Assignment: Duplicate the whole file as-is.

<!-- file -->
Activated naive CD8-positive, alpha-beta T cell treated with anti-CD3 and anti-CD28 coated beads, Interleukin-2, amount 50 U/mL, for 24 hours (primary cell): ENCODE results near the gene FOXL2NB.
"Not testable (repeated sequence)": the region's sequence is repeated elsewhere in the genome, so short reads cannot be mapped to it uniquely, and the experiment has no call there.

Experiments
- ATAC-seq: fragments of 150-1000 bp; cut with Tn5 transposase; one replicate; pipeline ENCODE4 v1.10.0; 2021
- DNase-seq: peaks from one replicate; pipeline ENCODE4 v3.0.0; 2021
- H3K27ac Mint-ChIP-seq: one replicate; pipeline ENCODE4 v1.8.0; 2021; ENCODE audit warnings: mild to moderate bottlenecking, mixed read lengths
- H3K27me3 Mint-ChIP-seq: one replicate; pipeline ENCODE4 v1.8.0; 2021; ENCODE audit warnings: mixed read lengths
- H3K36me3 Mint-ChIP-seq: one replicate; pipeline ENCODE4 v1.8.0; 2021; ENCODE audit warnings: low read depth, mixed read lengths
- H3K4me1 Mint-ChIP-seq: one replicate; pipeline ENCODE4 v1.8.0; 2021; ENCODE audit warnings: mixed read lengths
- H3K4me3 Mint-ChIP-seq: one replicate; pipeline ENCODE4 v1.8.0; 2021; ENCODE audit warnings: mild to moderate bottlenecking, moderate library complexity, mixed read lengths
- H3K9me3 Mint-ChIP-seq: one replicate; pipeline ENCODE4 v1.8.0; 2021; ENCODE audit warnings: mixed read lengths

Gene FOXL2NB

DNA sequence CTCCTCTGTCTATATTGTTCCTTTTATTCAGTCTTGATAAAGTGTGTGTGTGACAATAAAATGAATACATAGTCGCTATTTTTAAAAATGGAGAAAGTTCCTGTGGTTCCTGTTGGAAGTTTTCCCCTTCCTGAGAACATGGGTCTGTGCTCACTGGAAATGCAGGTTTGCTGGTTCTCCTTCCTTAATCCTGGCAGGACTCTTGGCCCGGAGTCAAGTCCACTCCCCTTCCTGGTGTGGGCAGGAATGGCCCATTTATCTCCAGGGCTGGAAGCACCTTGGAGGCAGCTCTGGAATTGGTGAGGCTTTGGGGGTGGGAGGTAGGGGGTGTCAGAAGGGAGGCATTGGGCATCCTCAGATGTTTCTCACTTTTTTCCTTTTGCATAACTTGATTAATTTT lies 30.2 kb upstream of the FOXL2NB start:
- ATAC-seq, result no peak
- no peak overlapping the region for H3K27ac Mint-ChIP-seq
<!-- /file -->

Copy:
Activated naive CD8-positive, alpha-beta T cell treated with anti-CD3 and anti-CD28 coated beads, Interleukin-2, amount 50 U/mL, for 24 hours (primary cell): ENCODE results near the gene FOXL2NB.
"Not testable (repeated sequence)": the region's sequence is repeated elsewhere in the genome, so short reads cannot be mapped to it uniquely, and the experiment has no call there.

Experiments
- ATAC-seq: fragments of 150-1000 bp; cut with Tn5 transposase; one replicate; pipeline ENCODE4 v1.10.0; 2021
- DNase-seq: peaks from one replicate; pipeline ENCODE4 v3.0.0; 2021
- H3K27ac Mint-ChIP-seq: one replicate; pipeline ENCODE4 v1.8.0; 2021; ENCODE audit warnings: mild to moderate bottlenecking, mixed read lengths
- H3K27me3 Mint-ChIP-seq: one replicate; pipeline ENCODE4 v1.8.0; 2021; ENCODE audit warnings: mixed read lengths
- H3K36me3 Mint-ChIP-seq: one replicate; pipeline ENCODE4 v1.8.0; 2021; ENCODE audit warnings: low read depth, mixed read lengths
- H3K4me1 Mint-ChIP-seq: one replicate; pipeline ENCODE4 v1.8.0; 2021; ENCODE audit warnings: mixed read lengths
- H3K4me3 Mint-ChIP-seq: one replicate; pipeline ENCODE4 v1.8.0; 2021; ENCODE audit warnings: mild to moderate bottlenecking, moderate library complexity, mixed read lengths
- H3K9me3 Mint-ChIP-seq: one replicate; pipeline ENCODE4 v1.8.0; 2021; ENCODE audit warnings: mixed read lengths

Gene FOXL2NB

DNA sequence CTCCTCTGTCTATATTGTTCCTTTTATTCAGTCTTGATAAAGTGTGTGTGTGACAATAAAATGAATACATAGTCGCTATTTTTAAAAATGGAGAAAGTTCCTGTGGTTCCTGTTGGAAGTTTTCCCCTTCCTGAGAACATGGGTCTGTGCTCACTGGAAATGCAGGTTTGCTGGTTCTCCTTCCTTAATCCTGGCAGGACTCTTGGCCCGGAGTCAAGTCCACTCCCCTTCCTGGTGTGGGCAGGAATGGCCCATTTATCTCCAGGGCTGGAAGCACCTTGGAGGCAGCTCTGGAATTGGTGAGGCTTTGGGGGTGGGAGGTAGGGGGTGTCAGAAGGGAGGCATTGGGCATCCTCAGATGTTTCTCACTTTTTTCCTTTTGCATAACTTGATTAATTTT lies 30.2 kb upstream of the FOXL2NB start:
- ATAC-seq, result no peak
- no peak overlapping the region for H3K27ac Mint-ChIP-seq